To achieve this positive experience, Ulf says the key is internal communications and employee engagement. His team spends a lot of time speaking about Accenture’s positioning, differentiators, and successes. Client account teams are always keen to learn about other projects from other teams, both to learn but to engage with clients in a more consistent way. “I think what’s very important is that you combine the internal education, inspiration and training with what you’re saying externally – and you do it systematically,” he says.
Thinking about internal communications, though, the pandemic also highlighted something else. The need for deliberate care and empathy. Ulf notes that the initial switch to at-home working and pulling together a response package for clients was swift and relatively pain free as the company already had virtual working platforms in place and was used to collaborating digitally. But as the lockdowns dragged on, the very human difficulties of working alone and without that spontaneous interaction emerged as a greater leadership and comms challenge.
“It started to be a mental challenge. In this case you really need to start every call with a conversation about how people feel, about the situation in each person’s country. That interaction, those kitchen chats, were something you usually didn’t do in virtual environments so we needed to replace it,” recalls Ulf, who’s thrilled that people can connect and travel again.
“You need this physical interaction after a certain time. This is very important for human beings. I think, personally, there are limits to creativity and developing new ideas when people don’t sit in a room together. You can do many things virtually, but something is missing in the end. It’s good that we come back to work, but my experience was that if you were digitally equipped, you can run the show if you pay attention to people and how they feel.”
As covid-19 hit, Ulf was tasked with leading Accenture’s marketing response. The first phase was to look at what clients really needed and how Accenture could support them, whether it was managing flakey supply chains or helping massive companies transition to working from home or moving data from servers in offices to the cloud. Ulf’s team also looked at every industry that the company supports, mining insight from their industry specialists, to help communicate to the market how the pandemic was hitting specific industries in particular ways.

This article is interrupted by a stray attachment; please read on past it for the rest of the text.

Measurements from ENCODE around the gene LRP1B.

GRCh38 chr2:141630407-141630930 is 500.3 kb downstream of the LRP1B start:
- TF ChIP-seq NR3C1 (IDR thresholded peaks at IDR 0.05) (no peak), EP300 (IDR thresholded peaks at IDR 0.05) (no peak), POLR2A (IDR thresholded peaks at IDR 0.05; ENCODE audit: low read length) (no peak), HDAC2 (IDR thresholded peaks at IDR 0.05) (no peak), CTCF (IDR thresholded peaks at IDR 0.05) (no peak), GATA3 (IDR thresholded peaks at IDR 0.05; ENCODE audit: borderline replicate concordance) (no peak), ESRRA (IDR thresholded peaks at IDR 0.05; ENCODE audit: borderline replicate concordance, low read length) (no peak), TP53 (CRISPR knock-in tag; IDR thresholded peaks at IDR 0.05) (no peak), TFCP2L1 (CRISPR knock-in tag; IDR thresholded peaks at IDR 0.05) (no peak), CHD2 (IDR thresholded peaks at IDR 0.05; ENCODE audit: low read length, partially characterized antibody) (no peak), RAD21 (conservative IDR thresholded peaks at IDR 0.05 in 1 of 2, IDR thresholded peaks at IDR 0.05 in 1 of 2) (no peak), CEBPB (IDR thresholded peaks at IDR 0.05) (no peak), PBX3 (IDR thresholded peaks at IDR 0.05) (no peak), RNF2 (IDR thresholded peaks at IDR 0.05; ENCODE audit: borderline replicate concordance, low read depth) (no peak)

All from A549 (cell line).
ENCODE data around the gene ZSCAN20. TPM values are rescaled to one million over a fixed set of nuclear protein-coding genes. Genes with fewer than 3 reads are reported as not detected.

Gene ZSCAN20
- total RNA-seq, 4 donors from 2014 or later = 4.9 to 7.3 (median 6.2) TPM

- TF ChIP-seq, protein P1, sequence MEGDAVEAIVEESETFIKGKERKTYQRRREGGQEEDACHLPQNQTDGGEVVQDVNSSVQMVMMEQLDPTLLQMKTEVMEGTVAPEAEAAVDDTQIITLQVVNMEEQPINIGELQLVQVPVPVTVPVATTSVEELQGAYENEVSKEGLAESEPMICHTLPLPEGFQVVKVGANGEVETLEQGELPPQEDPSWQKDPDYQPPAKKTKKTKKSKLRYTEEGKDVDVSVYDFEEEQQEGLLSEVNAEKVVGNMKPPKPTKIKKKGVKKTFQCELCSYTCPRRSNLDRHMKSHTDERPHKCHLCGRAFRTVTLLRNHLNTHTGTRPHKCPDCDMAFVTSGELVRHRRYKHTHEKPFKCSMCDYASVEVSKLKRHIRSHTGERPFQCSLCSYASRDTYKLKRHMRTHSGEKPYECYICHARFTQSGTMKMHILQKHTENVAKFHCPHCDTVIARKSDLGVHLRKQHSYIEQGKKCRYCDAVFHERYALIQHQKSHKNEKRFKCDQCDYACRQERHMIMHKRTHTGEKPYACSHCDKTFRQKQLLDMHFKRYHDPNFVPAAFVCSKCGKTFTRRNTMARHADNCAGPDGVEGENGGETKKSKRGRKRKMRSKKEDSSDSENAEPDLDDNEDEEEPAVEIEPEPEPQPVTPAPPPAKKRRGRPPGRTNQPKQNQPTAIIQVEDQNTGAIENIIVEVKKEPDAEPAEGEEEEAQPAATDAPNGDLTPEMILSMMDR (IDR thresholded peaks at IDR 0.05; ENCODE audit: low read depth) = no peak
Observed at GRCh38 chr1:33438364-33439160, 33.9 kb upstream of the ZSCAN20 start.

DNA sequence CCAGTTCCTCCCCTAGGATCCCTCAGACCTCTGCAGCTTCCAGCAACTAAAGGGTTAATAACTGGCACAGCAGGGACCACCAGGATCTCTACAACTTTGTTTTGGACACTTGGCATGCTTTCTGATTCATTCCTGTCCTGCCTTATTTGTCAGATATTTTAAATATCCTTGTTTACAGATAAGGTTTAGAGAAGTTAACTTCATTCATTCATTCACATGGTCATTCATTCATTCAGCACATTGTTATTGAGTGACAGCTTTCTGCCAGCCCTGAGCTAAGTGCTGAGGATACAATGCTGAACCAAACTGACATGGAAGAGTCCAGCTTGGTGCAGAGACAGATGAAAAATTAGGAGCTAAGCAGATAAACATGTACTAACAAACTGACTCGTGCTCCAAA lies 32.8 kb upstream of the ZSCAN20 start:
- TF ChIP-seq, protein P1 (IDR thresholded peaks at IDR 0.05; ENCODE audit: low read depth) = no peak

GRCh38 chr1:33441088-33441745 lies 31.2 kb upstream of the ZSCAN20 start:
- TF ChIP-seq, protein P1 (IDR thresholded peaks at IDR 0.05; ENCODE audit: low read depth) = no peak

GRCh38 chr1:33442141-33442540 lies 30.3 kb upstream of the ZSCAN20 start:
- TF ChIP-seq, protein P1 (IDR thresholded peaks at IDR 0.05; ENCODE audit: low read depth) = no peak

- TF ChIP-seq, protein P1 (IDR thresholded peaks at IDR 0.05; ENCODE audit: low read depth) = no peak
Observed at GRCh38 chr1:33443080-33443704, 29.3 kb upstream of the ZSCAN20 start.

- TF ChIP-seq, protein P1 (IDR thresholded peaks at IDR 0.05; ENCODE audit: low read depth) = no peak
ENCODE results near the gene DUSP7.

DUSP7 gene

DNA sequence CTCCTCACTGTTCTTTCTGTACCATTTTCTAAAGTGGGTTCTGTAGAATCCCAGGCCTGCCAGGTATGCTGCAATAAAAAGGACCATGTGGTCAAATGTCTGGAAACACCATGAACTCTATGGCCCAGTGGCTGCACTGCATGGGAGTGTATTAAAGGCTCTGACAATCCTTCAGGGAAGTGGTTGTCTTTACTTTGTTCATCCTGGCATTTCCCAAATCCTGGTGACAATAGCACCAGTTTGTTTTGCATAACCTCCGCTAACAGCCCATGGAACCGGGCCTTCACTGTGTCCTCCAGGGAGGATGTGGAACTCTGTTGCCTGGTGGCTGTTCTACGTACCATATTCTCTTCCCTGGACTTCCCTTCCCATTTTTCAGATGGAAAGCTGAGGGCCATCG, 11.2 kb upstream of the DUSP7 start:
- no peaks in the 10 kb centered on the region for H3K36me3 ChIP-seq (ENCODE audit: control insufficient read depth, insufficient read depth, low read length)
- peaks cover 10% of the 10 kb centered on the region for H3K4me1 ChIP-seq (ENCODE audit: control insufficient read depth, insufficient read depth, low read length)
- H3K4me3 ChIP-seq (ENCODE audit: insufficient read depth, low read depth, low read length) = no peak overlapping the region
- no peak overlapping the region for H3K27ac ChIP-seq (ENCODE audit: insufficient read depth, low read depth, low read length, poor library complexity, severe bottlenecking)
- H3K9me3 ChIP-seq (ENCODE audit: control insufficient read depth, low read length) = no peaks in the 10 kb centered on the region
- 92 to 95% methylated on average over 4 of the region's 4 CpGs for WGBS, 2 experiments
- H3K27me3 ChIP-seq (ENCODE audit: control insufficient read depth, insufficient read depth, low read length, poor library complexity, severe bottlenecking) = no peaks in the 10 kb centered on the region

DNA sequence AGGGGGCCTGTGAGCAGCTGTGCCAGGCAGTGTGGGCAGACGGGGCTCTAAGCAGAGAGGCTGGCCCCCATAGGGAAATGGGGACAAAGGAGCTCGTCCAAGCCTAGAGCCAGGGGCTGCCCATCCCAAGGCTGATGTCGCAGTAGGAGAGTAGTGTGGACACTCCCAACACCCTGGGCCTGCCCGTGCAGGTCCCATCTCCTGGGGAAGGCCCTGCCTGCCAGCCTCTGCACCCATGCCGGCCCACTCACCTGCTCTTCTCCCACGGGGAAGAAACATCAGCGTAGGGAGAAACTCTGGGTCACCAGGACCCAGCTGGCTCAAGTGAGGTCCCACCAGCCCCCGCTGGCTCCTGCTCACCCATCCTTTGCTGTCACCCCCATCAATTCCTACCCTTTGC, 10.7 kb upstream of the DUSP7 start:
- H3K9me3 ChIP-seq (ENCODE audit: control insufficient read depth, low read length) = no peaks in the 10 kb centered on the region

And while many parts of the world are now adjusting to a living-with-covid reality, those choppy waters of change have not stilled. Indeed Ulf says that the Accenture teams are drawing from that pandemic experience to help inform how they’re helping clients through the current fall out from the Ukraine invasion.
“I can say, this time, we have a bit of a similar situation – a little bit different but somewhat similar with the impact of [what’s happening with] Russia and Ukraine. With the energy sector, everything is suddenly more costly. Suddenly, we’re missing the supply chain. So we’re doing a similar thing – and saying what is happening in your industry? What is the change?” explains Ulf.
“Covid was a big accelerator for our clients, but not all industries are affected the same way. Many industries felt the impact directly and suddenly, and so they were saying ‘we need to invest, we need to make these changes’. We need to continue to run at speed, you cannot slow down at all just because covid seems to be disappearing. It’s a new thing and doesn’t take away the pressure on them to move quickly.”
Ulf also has an eye on the changes to come down the line, particularly those driven by technology. For now, the potential of the metaverse is something that clients are clamouring to learn about.
“It’s a question about what’s happening to the metaverse, and how big will the impact of the metaverse be, in the end?” says Ulf. “I remember the days when we had a showcase in our technology centre in Southern France and we showed people the internet. I’m not joking. We said ‘look, you can do online banking through the internet! You can book a flight from London to Australia’ And everyone looked at us and said, ‘is this true? Is it really possible?’ And now look at the world today. Now when you look at the metaverse, the question is, will it have a similar impact on how we live and operate as the internet did?”
This is about careful consideration and understanding of behaviour and specific client industries, helping businesses understand potential applications rather than driving buzz. “What’s the value point, in the end? What is the business benefit? This is clearly where I think the focus needs to be, not just being a nice technological gimmick.”
Whatever the future holds, though, whether long-awaited technological developments or surprise socio-political events, the combination of ingenuity, tech and connection looks set to form the compass for Ulf and his colleagues.